Is It Easy to Read and Understand?
This simple question is at the heart of all this discussion. If the alliteration and any other devices used are making the text illegible, especially for your target audience, then what’s the point of writing it? That’s why you have to be strict with yourself and cut away elements that don’t fit your purpose. The finely tuned wordplays that do remain should then stand out for all the right reasons.
Literary devices are fun to experiment with. However, when it comes to stories you intend to publish in one way or another, you don’t want to overuse them. Alliteration is a pattern that appears too easily and is often just left because you think it looks good. While it definitely can enrich narration, it usually takes a bit more planning and tweaking to accomplish. The key is to read works that use it well and to practise merging the effect of alliteration with ideas of your own.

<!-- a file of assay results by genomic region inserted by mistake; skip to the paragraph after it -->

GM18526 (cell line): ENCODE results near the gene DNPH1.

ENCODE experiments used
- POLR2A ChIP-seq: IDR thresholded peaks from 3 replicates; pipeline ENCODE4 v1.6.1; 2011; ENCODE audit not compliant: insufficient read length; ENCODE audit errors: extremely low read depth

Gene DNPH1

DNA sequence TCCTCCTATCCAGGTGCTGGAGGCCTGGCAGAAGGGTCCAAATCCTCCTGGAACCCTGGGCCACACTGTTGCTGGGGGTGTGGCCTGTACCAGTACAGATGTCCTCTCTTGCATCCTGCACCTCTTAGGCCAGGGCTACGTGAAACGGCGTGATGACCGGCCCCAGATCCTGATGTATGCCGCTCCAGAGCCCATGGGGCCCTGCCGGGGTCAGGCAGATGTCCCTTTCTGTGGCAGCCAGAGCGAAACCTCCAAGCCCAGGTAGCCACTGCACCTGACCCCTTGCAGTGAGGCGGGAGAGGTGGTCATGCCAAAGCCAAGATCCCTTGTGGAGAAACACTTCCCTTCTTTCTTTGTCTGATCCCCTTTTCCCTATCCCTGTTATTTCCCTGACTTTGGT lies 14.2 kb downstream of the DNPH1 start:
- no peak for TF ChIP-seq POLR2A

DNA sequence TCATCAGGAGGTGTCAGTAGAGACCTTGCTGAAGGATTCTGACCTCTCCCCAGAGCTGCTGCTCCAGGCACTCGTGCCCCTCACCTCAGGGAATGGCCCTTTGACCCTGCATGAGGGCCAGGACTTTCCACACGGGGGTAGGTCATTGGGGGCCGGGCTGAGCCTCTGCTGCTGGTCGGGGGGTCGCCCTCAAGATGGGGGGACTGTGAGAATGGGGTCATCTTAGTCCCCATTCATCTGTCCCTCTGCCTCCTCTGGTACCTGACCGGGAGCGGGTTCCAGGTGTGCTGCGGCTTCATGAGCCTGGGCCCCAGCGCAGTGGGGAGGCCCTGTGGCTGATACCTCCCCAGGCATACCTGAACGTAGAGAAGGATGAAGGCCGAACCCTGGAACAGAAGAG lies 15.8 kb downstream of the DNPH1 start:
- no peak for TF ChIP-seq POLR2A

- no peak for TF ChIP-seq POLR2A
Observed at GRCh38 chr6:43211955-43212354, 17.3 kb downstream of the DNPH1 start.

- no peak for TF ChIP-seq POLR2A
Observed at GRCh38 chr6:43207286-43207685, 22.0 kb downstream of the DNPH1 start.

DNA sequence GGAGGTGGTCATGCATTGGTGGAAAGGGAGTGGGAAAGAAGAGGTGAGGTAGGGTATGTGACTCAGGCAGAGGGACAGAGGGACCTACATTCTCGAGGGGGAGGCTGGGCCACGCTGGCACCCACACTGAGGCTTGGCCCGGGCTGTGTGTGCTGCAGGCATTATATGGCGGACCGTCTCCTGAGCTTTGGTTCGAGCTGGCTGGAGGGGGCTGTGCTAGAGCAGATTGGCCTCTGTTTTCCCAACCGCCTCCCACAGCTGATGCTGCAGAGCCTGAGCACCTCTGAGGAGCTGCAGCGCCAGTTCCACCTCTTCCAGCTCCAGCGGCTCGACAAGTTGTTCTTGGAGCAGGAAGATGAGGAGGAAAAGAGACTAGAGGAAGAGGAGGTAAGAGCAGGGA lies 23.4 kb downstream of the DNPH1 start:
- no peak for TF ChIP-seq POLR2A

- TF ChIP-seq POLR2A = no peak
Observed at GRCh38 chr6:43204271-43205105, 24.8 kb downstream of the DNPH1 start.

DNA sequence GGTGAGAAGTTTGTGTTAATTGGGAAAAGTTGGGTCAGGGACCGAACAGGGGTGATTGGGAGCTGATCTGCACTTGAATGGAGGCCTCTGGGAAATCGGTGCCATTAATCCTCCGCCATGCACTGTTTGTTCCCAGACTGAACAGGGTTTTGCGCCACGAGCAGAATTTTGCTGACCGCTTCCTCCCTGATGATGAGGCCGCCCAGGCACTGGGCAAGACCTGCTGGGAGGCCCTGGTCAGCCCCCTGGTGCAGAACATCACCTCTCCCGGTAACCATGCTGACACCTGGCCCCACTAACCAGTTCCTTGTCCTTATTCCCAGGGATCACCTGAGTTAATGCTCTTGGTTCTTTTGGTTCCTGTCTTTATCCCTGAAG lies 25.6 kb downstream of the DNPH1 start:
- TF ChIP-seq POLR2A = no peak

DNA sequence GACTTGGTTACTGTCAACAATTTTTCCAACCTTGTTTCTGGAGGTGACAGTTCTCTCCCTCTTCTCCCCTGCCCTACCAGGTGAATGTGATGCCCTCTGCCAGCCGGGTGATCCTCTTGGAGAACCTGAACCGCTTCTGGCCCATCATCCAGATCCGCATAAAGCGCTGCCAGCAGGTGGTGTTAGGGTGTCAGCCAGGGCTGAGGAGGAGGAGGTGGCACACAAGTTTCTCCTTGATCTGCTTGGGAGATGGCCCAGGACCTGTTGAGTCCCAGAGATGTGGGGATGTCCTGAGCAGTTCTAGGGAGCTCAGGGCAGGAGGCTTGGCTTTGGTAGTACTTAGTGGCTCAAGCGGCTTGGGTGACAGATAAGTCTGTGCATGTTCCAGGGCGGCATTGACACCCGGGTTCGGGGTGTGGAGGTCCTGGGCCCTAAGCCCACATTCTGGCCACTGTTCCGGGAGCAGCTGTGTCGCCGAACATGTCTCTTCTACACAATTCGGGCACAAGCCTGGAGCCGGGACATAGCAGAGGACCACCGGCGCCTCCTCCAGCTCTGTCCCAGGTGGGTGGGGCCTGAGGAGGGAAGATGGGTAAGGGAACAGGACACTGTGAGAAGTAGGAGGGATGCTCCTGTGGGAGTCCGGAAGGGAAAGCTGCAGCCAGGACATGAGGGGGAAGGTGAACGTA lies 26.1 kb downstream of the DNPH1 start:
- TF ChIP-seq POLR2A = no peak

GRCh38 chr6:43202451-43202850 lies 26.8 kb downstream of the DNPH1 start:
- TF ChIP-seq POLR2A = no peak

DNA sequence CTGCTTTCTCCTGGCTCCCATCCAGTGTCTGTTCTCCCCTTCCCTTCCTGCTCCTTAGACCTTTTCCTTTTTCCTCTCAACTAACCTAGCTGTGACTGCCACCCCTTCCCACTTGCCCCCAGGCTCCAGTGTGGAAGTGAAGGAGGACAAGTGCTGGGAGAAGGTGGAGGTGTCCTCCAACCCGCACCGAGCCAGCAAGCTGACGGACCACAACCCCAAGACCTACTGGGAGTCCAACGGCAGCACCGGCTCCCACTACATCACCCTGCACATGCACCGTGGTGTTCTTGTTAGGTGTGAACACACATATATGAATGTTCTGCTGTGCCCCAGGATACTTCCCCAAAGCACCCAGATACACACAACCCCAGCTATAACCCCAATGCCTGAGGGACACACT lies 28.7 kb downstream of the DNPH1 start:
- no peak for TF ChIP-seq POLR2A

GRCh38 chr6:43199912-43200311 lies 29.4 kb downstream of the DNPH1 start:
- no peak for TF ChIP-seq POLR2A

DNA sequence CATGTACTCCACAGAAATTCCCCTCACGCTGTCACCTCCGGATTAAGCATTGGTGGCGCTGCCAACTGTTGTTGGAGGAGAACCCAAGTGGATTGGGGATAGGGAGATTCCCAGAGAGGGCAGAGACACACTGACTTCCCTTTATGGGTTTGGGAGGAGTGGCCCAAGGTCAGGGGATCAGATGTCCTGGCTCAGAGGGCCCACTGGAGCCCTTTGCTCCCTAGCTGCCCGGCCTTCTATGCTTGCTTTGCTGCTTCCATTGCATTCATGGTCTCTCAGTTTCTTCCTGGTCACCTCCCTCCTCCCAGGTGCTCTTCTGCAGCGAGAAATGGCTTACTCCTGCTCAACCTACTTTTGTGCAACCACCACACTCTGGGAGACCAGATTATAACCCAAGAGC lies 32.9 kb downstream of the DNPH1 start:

Your story’s point of view affects its style and features. Why not work on understanding that better and think about how alliteration could be applied to it? Book Breath’s guide on choosing a POV can help.